Authorization Handshake

Let's say we have two services, fixmystl.com and stlwarehouse.net. The former is a service that makes models printable, the later a service for storing model files. We need to get the two working for our user, Bob, who wants to store the STLs in stlwarehouse.net and send them to fixmystl.com.


Bob has a model that lives at https://stlwarehouse.net/model/ABC-123. He wants to provide fixmystl.com access to part of his warehouse. First he'll need to create an API key to give to fixmystl.com.

POST https://users.stlwarehouse.net/api-key/
Content-Type: application/json

{
    "name"  : "STL Warehouse"
}

Location: https://users.stlwarehouse.net/api-key/XYZ-PDQ/
X-Api-Key-Secret: 12345

He then needs to grant the ability for this api-key to access model data

POST https://users.stlwarehouse.net/api-key/XYZ-PDQ/grant/
Content-Type: application/json

{
    "namespace" : "models",
    "actions"   : ["create", "read"],
}

Now Bob has an API key that he can provide to fixmystl.com that has permission to read model data and create new models. He sends the following request to fixmystl.com:

POST https://fixmystl.com/repair-job/
Content-Type: application/json

{
    "model"     : "https://XYZ-PDQ:12345@stlwarehouse.net/model/ABC-123",
    "name"      : "My repair job",
    "callback"  : {
        "method"    : "POST",
        "url"       : "https://XYZ-PDQ:12345@stlwarehouse.net/model/",
    }
}

This instructs fixmystl.com to start a new repair job using the model resource that is found at https://XYZ-PDQ:12345@stlwarehouse.net/model/ABC-123. When the repair job is complete it will send a POST request to https://XYZ-PDQ:12345@stlwarehouse.net/model/ with the information about the job that was completed. Both URLs contain the credentials that allow fixmystl.com to operate on behalf of Bob.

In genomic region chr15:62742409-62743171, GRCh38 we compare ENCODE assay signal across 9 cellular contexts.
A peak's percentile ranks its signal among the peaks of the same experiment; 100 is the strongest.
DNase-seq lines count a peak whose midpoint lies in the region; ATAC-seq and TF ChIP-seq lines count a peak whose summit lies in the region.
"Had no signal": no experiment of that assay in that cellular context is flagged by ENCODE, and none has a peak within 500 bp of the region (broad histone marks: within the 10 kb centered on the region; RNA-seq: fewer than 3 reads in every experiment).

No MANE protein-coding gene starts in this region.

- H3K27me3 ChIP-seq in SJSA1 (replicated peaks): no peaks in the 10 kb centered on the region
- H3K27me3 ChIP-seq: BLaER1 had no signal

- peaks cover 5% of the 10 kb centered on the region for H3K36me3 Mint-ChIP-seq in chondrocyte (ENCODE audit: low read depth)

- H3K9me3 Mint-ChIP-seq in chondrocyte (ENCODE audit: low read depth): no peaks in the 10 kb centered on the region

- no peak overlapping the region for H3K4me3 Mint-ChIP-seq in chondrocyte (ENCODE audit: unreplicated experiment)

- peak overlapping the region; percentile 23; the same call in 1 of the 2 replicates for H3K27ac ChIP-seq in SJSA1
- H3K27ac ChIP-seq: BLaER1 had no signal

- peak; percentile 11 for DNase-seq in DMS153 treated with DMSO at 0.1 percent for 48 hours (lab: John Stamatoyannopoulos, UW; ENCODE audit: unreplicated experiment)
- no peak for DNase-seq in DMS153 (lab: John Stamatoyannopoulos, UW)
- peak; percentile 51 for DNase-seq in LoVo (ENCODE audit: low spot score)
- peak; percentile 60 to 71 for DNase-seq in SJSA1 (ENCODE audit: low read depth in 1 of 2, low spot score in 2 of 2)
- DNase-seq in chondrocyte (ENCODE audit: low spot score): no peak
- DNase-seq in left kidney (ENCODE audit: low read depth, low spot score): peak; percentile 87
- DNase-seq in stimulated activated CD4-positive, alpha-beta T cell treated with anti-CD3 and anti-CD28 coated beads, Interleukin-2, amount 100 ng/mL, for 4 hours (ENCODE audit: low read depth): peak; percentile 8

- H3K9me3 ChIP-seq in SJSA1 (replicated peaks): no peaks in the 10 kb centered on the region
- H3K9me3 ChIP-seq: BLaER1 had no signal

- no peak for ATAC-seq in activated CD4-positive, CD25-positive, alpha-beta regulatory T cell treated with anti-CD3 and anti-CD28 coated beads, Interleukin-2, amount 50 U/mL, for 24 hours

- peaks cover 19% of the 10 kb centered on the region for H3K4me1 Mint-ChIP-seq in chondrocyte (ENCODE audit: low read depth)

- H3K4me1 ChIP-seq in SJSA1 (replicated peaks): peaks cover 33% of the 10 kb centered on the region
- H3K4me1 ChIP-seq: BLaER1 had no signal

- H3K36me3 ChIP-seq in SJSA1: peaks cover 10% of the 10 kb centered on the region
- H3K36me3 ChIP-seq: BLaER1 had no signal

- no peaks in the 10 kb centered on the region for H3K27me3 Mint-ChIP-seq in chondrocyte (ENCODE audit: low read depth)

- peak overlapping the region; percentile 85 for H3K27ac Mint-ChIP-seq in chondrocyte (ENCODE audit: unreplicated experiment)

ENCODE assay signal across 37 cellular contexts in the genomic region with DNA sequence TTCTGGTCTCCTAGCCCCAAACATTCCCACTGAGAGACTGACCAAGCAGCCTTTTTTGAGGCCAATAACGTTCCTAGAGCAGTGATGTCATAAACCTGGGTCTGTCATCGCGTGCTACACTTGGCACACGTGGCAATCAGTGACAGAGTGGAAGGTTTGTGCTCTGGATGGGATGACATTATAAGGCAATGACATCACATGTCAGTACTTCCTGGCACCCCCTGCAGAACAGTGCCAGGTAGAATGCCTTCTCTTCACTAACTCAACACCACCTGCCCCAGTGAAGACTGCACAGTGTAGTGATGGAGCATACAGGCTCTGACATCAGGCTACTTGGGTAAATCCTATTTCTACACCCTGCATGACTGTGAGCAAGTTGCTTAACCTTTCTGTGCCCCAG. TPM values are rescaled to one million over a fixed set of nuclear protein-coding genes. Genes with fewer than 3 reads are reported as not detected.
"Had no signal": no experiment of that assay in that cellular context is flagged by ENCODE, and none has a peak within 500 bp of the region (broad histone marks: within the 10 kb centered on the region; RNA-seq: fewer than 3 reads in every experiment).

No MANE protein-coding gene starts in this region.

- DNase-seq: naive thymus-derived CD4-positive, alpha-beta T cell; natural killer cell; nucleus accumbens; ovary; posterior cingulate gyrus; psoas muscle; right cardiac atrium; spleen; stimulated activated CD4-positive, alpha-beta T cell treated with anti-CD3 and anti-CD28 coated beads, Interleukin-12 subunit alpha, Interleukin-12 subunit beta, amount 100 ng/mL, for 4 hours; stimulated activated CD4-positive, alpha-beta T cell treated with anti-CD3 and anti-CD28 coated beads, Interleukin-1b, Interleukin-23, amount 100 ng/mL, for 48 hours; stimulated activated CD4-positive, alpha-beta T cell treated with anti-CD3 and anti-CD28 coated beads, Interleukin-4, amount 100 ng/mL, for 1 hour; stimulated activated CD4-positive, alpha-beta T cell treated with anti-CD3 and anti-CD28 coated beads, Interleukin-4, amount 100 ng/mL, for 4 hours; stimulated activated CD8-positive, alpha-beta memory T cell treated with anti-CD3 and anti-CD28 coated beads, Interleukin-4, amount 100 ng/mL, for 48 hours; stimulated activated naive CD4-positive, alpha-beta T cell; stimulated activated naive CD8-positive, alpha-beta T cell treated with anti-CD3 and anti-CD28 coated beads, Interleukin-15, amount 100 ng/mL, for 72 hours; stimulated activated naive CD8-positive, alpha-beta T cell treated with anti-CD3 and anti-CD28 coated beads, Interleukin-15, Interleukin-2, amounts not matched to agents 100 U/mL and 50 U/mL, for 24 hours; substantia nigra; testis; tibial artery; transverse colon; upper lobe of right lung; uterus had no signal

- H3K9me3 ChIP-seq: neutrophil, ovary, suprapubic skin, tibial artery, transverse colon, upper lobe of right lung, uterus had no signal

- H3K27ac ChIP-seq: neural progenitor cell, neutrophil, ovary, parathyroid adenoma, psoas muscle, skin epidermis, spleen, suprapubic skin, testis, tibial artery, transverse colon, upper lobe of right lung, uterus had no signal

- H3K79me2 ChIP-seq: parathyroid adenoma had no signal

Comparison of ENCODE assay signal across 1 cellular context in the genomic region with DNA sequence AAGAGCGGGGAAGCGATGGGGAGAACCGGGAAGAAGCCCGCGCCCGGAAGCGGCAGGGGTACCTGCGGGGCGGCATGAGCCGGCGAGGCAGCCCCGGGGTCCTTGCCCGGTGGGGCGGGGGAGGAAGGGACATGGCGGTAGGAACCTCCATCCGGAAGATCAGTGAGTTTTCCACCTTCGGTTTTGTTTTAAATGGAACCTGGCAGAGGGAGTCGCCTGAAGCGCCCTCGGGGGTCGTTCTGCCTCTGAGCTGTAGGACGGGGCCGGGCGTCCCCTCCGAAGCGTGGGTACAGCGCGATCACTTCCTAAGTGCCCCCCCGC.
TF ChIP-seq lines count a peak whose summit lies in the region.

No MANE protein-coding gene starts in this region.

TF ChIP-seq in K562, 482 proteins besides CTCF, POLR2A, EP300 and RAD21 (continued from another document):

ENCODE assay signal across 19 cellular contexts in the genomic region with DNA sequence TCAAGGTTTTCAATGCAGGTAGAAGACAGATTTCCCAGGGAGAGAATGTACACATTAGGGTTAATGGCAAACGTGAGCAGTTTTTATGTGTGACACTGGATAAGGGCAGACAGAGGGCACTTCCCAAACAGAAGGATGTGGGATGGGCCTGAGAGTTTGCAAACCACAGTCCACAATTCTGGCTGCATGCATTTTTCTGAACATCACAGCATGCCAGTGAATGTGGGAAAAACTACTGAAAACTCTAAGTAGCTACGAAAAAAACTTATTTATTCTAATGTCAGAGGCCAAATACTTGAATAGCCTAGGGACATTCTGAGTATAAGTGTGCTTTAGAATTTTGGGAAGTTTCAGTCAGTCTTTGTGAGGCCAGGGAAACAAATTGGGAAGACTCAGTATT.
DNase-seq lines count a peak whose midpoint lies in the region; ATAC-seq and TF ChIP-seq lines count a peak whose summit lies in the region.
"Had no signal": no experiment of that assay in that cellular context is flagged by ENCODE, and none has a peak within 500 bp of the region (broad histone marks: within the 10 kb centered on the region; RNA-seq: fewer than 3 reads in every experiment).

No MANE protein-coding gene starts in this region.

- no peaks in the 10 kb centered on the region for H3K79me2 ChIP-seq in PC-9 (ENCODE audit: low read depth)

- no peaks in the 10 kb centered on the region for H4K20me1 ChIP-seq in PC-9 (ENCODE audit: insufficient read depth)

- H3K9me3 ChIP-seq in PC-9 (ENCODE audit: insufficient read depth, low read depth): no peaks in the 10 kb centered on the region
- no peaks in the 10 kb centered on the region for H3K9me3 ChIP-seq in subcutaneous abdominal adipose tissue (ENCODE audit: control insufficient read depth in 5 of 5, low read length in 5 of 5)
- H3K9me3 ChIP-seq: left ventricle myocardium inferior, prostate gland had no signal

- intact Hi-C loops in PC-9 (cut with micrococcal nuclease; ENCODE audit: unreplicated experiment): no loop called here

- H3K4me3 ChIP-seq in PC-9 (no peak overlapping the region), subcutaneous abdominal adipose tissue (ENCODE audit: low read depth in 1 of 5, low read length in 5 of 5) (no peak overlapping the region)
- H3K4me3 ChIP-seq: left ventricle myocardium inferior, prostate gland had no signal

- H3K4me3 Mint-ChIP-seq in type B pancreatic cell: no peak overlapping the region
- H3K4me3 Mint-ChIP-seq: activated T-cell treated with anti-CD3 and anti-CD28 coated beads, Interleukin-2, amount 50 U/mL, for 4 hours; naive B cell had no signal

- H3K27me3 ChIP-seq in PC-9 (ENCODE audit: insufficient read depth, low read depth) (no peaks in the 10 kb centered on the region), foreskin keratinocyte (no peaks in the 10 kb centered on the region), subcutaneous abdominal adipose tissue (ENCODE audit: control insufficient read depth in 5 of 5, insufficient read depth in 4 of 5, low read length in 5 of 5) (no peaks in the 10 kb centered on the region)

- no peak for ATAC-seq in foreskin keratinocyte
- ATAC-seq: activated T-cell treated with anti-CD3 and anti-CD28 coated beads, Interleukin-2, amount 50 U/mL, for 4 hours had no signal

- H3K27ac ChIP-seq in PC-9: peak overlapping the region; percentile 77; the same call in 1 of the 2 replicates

When fixmystl.com makes the request to get the model data it will pass the credentials it was provided as the Authorization header. stlwarehouse.net will then look up the api-key, discover it is a key created by Bob, check that the key has access to read model data, find that it does and then provide the model data to fixmystl.com. fixmystl.com will perform the repair operation on the model and then execute the callback request.


The callback request will look something like this

POST https://stlwarehouse.net/model/
Authentication: Basic WFlaLVBEUToxMjM0NQ==
Content-Type: application/json

{
    "name"      : "My repair job",
    "content"   : "https://fixmystl.com/fix-job/111-222/?signature=abc&expires=123",
}

The name is just a passthrough on the name of the job that the user originally provided. The content is a signed URL that will allow stlwarehouse.net to pull down the contents of the fixed model. This would be similar to how Amazon's S3 service can produce signed URLs with an expiration. The specific security mechanism isn't important, we just need the URL to allow stlwarehouse.net to make a GET request and get the model data. This is necessary because the callback was a POST to the model resource and will create a new model and set the content of that model to the content provided in the URL.


The effectiveness of this scheme relies on several key points:


  • Both services must work over https to protect the API tokens. Any use of http will breach security

  • The services must agree on the signature of the callback requests and match them up in order to create new resources

  • fixmystl.com must be able to provide a signed content link

  • The user has to be pretty sophisticated to make this work. But they can make it work


The advantages to this structure include:


  • The user never has to download any large data files. The user is simply orchestrating

  • The system could still work with different authentication mechanisms such as OAuth, the difference would be that there would be more configuration and state

  • Any new service could come along without either service having to know about it and could become part of the ecosystem

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